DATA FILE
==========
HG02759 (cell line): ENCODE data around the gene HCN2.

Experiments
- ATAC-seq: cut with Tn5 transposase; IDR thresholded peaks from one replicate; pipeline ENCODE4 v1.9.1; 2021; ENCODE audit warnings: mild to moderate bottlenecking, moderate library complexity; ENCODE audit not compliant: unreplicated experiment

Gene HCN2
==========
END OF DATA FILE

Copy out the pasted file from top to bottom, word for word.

HG02759 (cell line): ENCODE data around the gene HCN2.

Experiments
- ATAC-seq: cut with Tn5 transposase; IDR thresholded peaks from one replicate; pipeline ENCODE4 v1.9.1; 2021; ENCODE audit warnings: mild to moderate bottlenecking, moderate library complexity; ENCODE audit not compliant: unreplicated experiment

Gene HCN2